As an example, you can check out The Social Scoop. For over 5 years marketing influencer Mari Smith has curated content into a weekly roundup.
The best sources for content to curate are often your competitors.
Follow their copyright – never steal content.
But don’t be afraid to use their content for fear of promoting your competitors. The value you get by using their content is usually far higher than the marketing effect you give them.
The best content curation involves more than just clicking “retweet” on Twitter or “share” on Facebook. To get the best results from curated content you need to consider a couple of steps:
- Which topics would your audience love?
Yes, this is all about your audience. If you curate content, this content should provide value to your audience.
- Search for content on the above topics
Yes, good marketing is always related to good research. Don’t just use the first content that you can find on the topic. Make sure that it is great content from sources that you trust! That is part of the value that you add by curating content.
- Share the content in the most beneficial way
When you share curated content make sure that you do it right. Check the headline – your content source my contain awesome content but you know how a headline that would resonate better with your audience? Change the text for your social media shares.
Always add the source account to the share. In a tweet add a via @contentcreator to the headline and link. This can well earn you a retweet, like, or even a follow. And even if you don’t see a direct reaction on your curated share, you may later earn a share from the content creator – because people like to reward other people for nice actions.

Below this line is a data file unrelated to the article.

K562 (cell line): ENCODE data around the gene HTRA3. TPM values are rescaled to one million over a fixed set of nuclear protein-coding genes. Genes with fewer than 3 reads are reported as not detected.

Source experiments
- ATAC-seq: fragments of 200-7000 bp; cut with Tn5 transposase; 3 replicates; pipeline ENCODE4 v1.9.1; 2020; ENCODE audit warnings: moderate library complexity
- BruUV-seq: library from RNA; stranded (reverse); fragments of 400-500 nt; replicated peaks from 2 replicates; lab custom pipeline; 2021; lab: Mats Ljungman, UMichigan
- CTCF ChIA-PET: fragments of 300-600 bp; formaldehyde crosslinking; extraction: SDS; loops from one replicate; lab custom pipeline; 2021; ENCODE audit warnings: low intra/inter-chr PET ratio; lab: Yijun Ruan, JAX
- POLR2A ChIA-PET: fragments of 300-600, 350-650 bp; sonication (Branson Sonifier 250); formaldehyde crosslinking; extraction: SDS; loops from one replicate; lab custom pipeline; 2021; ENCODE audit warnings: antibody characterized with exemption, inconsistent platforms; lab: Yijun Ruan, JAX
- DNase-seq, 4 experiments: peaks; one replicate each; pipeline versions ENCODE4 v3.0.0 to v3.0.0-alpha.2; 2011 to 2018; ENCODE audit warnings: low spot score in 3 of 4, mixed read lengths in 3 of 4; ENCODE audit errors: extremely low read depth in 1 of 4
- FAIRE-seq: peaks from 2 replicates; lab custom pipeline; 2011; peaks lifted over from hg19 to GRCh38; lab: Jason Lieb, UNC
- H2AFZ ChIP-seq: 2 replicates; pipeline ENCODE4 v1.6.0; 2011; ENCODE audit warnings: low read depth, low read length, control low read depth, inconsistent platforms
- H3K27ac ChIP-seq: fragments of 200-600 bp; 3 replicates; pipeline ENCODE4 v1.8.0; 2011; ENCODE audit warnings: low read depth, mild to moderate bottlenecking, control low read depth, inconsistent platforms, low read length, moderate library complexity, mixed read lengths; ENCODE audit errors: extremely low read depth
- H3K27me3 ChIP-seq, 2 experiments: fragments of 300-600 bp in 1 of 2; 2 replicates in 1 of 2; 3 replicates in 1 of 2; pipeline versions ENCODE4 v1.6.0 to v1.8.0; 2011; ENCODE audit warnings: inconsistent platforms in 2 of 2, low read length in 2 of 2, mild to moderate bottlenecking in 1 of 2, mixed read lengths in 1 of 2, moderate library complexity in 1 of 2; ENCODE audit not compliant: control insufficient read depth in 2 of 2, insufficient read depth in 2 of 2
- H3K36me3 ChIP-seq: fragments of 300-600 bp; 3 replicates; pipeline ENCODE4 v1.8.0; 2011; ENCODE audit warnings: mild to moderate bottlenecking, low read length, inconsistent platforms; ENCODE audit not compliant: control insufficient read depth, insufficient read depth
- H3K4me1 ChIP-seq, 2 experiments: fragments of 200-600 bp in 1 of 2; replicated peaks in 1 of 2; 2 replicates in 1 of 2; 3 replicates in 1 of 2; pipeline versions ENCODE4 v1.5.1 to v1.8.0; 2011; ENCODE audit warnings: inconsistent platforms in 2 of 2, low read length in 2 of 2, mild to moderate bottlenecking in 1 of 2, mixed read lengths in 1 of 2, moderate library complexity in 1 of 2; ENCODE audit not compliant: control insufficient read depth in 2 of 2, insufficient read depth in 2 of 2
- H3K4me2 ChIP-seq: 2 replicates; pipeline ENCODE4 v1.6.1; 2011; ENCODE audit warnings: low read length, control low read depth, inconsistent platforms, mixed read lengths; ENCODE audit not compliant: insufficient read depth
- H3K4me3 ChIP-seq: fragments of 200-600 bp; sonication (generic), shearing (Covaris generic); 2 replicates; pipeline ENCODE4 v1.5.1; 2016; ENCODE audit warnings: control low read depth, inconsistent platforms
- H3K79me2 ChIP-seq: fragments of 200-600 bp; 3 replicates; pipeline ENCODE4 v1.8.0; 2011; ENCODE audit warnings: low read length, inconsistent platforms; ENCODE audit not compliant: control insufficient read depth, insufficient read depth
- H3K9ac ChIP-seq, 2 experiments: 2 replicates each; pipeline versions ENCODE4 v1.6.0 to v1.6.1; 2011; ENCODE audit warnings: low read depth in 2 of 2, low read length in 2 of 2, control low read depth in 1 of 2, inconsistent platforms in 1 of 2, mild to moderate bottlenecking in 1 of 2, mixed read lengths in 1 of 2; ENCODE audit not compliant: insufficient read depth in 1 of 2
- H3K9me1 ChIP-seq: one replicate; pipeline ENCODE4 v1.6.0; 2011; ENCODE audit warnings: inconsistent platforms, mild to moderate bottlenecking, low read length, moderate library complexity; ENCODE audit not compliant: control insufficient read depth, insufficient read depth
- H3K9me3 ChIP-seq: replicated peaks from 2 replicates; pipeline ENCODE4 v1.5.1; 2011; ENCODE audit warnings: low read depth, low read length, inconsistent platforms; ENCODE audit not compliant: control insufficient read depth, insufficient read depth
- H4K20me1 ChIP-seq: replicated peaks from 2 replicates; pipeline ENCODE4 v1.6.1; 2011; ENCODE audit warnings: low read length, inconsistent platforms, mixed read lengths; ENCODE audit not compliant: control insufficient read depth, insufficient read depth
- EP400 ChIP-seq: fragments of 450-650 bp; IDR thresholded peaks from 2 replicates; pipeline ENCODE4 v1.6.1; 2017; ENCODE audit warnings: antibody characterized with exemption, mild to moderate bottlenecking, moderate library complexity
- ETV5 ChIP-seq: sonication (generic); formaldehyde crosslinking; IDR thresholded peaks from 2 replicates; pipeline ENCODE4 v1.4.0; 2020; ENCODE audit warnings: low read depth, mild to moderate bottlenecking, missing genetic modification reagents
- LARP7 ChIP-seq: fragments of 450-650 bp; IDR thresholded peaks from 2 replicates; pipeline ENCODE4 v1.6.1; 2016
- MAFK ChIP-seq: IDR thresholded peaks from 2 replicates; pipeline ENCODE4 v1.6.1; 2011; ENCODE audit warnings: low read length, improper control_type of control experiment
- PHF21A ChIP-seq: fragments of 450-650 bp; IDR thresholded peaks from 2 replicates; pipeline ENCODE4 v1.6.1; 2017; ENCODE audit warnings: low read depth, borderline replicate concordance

Image Source: Coschedule
Yes, curating content for your social media accounts can be time-consuming. There are a variety of tools that can help you with the process. Here are just a couple examples of content curation tools. For more tools check out this list of content curation tools.
Twitter lists and keyword feeds
If you are active on Twitter, you can put all your favorite bloggers on a Twitter list. Whenever you look for content to share on your social media accounts, you can check the feed of this list.
If you are looking for more specific topics and want to broaden the scope, you can set up keyword feeds in Tweetdeck and check the content that gets shared for these keywords.
News Aggregator and RSS reader Feedly
You can also subscribe to all your favorite blogs in Feedly. Whenever new content comes in, you can find it in one place: your Feedly.
Use a Content Curation tool like Quuu
Curation tools like Quuu provide you with content suggestions on your chose topics. You get preselected content that you can share via your favorite scheduling tools.
Learn from your website competitor’s strategy – what are they doing?
There is even more that your competitors can do for your marketing: Teach you.
When you are new to the game, your competitors may already have tried some of the things that you have on your mind for your marketing strategy. And taking a closer look at what your competitors do and how successful it looks can answer many of your marketing questions.
Are you looking for new ideas for your marketing strategy? Or are you just starting out and do not know what to do first?
Check out your competitors – they may have all the answers and you can find them by taking a closer look. You can do a quick check and learn
- What topics are your competitors addressing in their content?
- What types of content are they using?